Selene shut off the immobilizing scene and pulled the covers over her. Often times scenes of that nature were literal representations of how she’d felt during different moments in her life: a strict religious upbringing, in the realms of the destructive world of modern day academia. Selene identified with the Catalina character in the show. It was the reason why she had packed her bags and walked away from it all. She still clearly remembered the reactions of those around her: Selene had clearly gone insane. She was a year away from completion of her program and she simply walked away. What was she trying to prove? What were her exact goals? Did she really think that the skills she had learned in the clinical psychology curriculum could actually help others heal in the way she wanted? The constant anxiety and plagues of doubt had crippled her quality of life. The night prior to her making the decision to walk away, she had spent vomiting her fears into oblivion. The following day she awakened with the determination to let the program go. She had a realization: time was going to continue to pass whether she was in this program or not. Life was happening, although she didn’t feel as if she was engaging with it.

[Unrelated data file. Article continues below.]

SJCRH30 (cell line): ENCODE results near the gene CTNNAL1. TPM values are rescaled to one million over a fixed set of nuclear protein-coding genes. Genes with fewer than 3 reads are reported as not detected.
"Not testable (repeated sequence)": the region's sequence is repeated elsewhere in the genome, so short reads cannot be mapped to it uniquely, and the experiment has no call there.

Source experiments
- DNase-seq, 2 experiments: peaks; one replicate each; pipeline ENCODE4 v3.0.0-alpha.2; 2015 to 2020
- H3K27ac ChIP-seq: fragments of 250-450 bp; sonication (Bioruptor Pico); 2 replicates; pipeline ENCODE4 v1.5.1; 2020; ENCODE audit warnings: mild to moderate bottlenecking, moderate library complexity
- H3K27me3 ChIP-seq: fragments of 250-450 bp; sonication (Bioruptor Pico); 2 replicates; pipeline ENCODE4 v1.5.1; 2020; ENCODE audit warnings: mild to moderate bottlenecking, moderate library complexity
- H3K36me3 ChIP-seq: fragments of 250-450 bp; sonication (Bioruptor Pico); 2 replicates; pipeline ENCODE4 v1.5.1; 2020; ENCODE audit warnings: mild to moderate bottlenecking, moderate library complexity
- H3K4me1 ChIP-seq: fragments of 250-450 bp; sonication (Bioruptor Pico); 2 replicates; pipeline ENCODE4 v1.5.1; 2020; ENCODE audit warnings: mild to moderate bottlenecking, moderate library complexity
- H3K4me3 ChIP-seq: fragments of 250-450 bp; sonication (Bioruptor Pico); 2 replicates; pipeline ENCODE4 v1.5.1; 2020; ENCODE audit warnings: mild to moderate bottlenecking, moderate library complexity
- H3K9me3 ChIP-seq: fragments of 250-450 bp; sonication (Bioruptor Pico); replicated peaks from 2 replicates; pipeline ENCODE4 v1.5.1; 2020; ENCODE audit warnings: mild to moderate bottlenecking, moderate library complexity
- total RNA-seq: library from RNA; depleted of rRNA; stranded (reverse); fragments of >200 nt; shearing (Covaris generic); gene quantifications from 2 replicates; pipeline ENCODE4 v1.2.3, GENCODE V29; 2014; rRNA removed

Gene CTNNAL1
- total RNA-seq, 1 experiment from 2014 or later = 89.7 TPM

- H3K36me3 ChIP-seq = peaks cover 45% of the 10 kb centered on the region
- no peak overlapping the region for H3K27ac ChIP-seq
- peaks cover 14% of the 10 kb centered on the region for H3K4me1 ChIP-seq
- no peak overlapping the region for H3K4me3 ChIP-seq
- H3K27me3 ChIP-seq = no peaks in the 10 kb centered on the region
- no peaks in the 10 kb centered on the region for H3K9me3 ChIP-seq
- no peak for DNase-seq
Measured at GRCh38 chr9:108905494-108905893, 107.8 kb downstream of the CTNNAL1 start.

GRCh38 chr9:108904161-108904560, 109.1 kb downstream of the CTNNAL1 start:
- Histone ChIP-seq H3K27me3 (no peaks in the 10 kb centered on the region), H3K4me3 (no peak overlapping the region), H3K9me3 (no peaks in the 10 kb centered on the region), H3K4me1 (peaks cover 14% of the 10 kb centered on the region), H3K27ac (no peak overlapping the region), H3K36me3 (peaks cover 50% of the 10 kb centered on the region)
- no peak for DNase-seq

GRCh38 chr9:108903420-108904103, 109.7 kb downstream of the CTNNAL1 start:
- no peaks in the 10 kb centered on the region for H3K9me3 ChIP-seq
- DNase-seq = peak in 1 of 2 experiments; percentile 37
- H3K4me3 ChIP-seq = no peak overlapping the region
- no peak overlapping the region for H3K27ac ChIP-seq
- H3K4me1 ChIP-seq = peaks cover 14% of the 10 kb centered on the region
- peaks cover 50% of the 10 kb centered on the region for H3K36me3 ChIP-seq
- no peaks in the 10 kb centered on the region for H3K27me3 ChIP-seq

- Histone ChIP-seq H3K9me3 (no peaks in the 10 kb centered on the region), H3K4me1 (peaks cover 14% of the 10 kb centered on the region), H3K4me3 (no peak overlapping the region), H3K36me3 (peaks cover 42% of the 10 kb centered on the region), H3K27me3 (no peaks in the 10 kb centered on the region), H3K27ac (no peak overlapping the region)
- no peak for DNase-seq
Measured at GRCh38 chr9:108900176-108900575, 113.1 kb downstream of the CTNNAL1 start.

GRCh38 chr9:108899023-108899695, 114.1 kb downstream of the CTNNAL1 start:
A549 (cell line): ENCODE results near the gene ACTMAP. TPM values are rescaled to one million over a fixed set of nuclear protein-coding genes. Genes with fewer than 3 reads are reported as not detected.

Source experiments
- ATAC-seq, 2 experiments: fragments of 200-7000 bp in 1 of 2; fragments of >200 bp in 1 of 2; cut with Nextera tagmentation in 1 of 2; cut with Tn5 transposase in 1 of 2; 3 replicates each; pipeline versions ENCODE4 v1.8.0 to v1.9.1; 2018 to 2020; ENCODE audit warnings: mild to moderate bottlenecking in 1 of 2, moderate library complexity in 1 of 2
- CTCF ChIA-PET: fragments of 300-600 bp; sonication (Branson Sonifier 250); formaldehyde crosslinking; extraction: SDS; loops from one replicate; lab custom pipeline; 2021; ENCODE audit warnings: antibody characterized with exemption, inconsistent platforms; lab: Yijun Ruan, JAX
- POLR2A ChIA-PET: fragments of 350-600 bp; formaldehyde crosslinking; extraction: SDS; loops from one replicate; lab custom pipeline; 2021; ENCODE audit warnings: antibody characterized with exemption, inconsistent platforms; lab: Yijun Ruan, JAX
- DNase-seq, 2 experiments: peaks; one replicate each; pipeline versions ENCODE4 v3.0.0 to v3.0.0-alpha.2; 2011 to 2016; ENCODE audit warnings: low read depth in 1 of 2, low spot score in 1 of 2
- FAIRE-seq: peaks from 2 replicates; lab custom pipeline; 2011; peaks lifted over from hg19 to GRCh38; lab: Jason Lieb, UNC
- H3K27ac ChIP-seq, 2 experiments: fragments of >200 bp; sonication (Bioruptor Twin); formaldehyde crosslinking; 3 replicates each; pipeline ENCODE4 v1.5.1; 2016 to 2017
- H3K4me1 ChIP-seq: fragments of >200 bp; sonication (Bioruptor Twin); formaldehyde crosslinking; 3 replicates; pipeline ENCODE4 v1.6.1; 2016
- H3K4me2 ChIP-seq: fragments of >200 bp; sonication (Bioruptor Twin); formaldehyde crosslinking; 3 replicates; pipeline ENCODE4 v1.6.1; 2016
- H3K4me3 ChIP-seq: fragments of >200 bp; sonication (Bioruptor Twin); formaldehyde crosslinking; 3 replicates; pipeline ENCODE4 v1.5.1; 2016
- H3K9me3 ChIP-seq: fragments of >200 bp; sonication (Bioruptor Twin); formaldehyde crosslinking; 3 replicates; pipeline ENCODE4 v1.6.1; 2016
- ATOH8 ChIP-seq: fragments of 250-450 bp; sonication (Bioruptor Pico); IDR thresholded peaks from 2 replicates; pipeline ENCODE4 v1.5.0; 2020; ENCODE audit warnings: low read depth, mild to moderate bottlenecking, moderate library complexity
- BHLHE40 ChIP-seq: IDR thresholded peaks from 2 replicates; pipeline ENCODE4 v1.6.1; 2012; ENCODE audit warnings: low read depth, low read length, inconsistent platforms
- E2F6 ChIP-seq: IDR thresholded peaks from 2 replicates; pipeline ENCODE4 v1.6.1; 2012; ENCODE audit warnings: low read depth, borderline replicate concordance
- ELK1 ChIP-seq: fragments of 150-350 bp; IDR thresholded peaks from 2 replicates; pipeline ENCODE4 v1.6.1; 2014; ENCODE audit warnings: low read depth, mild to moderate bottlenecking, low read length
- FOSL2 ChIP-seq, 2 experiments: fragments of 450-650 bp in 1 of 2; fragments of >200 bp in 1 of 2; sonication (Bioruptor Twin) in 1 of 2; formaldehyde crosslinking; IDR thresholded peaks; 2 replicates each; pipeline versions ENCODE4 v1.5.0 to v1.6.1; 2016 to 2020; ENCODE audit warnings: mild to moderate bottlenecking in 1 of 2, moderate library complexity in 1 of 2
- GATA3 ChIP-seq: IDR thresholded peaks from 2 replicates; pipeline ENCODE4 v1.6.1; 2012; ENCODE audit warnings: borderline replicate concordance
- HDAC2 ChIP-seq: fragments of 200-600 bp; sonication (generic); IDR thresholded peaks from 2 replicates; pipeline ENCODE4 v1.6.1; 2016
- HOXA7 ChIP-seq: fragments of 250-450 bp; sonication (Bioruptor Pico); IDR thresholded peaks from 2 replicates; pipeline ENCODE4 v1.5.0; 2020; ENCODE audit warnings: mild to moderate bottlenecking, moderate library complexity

Are you sure that this is what you want?” On that auspicious day, two years prior, she had been asked this same question by her advisor, cohort classmates (including Sofia), her friends, her parents, and even the staff that worked in the department that had never interacted with her. With a deep inner knowing and certainty, she remembers telling each and every single one of those beings a deep and true: Yes. That afternoon, she took a long solitary stroll down fifth avenue and thought of state of humanity – whom in their right mind would buy into the idea that we were meant to follow some true and tried rules, establish a career, find someone to share that with, and then reproduce? Why did so many buy into something that merely resembled true living? Couldn’t they feel the suffocation? Couldn’t they see its stark limitations? If there is something that Selene had learned in her explorations in psychology, it has been that humans were capable of brilliant and magnificent things in as long as they followed their own voice – their passions, their obsessions, their rules.